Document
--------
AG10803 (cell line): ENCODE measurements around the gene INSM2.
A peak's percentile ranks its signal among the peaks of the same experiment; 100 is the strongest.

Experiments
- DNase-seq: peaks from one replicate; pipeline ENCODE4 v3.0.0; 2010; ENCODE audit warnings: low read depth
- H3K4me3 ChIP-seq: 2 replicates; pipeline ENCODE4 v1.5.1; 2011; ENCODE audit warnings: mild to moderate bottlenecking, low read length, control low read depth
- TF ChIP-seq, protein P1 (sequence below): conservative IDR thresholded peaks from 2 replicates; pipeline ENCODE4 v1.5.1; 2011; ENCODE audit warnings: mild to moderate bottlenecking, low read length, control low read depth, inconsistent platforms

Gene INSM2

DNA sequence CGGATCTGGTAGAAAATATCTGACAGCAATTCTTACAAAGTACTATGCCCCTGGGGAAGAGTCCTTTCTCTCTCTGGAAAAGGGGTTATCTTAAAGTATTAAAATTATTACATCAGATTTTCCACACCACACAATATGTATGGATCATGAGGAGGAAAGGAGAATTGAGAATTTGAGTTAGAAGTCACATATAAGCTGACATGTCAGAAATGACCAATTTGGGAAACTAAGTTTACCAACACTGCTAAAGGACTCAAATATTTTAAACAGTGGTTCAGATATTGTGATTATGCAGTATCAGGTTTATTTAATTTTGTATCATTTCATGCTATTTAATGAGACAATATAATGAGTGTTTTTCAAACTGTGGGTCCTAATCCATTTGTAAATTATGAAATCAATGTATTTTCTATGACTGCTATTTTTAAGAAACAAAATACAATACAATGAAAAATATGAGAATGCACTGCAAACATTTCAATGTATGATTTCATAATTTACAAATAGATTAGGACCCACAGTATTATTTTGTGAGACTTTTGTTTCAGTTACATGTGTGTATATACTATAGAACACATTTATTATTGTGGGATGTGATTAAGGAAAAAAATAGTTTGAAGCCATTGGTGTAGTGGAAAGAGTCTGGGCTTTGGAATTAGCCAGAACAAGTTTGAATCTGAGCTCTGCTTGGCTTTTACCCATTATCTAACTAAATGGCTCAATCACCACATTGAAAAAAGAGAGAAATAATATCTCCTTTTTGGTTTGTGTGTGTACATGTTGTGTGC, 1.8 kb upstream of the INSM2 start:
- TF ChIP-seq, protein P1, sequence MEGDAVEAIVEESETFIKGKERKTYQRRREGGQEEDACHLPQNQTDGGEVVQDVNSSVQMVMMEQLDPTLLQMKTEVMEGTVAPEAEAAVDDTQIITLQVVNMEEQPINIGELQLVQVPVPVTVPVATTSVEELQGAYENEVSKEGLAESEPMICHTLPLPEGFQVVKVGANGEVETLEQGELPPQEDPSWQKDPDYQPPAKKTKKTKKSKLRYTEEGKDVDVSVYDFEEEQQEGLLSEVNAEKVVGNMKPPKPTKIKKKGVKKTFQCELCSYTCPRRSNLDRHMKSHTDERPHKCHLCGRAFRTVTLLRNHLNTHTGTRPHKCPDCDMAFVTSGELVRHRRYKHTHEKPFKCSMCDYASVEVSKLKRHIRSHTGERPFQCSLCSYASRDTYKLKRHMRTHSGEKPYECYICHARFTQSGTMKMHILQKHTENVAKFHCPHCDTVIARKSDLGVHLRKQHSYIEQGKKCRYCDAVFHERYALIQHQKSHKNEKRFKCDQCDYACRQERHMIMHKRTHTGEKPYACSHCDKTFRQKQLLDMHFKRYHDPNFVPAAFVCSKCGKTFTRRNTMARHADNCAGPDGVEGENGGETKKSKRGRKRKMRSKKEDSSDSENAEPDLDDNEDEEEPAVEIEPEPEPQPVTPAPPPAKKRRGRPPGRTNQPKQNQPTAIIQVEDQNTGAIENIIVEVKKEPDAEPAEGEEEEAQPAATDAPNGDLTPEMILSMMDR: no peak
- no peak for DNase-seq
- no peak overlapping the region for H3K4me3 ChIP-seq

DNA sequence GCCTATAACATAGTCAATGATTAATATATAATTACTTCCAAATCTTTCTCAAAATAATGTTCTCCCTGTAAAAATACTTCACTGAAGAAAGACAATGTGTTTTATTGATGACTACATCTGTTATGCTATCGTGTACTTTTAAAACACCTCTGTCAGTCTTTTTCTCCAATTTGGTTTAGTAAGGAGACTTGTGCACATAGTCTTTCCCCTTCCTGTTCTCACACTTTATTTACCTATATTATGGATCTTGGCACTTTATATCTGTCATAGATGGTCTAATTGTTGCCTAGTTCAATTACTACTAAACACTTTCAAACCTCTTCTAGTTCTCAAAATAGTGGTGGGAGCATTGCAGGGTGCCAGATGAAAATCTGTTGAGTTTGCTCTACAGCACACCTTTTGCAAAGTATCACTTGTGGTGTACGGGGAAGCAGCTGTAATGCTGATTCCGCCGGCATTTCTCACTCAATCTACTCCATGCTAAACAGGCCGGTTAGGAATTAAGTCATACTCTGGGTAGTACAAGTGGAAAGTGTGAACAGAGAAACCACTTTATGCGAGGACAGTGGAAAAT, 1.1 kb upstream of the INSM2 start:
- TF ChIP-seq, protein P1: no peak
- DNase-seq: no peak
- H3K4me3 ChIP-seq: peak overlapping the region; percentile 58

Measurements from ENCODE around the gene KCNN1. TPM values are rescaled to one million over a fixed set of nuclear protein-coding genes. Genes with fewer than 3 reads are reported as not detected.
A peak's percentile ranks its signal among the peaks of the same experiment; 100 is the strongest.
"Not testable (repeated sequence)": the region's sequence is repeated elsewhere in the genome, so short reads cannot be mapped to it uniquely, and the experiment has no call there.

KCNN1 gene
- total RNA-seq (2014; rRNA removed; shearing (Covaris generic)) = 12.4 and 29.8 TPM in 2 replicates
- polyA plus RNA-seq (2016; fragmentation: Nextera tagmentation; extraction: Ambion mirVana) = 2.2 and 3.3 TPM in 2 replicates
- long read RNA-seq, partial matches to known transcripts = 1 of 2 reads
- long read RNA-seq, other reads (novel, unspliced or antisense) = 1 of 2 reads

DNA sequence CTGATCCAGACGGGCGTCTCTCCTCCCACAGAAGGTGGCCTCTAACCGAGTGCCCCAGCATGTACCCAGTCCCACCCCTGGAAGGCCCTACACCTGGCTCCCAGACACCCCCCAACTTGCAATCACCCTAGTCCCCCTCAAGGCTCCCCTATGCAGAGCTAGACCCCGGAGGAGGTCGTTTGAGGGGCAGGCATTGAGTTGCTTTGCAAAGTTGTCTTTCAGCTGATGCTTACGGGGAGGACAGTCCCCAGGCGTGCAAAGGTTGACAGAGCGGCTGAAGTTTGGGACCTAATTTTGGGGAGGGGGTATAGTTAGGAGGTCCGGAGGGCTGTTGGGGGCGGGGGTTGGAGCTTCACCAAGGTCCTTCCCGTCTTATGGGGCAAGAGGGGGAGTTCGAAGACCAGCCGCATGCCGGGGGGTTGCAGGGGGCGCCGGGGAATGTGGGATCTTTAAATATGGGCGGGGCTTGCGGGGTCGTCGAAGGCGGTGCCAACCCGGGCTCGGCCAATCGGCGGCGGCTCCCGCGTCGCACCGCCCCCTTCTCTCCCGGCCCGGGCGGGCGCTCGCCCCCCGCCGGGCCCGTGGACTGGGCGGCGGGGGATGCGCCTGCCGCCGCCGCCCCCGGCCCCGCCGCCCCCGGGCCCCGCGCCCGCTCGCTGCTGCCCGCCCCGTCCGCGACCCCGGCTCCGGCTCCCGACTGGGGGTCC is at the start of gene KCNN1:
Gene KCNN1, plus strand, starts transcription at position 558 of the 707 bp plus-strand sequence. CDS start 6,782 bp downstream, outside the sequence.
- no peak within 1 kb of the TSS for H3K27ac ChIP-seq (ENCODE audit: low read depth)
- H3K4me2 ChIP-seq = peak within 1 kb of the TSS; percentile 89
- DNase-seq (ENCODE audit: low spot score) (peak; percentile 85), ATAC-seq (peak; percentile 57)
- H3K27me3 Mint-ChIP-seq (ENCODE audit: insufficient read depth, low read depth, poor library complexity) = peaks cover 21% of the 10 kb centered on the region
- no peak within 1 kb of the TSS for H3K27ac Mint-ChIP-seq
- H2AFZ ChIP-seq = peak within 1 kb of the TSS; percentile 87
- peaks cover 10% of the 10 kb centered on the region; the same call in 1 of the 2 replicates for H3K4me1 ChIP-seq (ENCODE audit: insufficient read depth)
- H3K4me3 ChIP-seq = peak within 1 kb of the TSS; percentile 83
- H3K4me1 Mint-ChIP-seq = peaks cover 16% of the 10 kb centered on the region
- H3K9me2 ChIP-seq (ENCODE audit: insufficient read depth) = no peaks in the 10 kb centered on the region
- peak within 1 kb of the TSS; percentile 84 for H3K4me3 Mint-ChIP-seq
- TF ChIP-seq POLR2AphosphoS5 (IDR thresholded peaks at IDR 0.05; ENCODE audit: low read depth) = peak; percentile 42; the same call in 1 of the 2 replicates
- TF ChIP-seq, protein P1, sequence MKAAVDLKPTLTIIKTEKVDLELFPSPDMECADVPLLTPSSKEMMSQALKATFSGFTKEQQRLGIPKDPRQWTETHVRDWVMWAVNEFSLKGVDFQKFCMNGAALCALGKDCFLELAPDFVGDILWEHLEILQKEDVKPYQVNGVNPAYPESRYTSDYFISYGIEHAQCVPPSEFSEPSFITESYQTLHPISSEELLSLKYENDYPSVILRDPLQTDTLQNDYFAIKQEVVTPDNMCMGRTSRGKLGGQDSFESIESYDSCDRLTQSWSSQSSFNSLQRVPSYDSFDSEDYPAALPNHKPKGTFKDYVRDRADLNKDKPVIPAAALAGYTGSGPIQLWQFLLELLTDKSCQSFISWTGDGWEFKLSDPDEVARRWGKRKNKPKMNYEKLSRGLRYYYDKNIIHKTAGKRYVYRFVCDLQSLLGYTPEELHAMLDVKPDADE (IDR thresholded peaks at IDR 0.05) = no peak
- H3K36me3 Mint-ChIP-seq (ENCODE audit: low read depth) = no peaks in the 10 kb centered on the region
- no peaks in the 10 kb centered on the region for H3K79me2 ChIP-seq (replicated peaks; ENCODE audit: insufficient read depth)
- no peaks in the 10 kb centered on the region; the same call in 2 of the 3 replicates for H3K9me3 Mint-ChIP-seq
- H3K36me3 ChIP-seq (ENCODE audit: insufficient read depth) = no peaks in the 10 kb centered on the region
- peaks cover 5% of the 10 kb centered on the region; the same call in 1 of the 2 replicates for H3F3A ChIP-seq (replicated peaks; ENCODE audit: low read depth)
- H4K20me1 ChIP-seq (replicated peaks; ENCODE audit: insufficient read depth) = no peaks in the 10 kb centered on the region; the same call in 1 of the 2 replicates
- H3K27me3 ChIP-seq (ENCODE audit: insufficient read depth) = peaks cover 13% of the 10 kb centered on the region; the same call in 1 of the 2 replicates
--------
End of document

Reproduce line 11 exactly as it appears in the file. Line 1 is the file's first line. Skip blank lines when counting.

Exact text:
- no peak overlapping the region for H3K4me3 ChIP-seq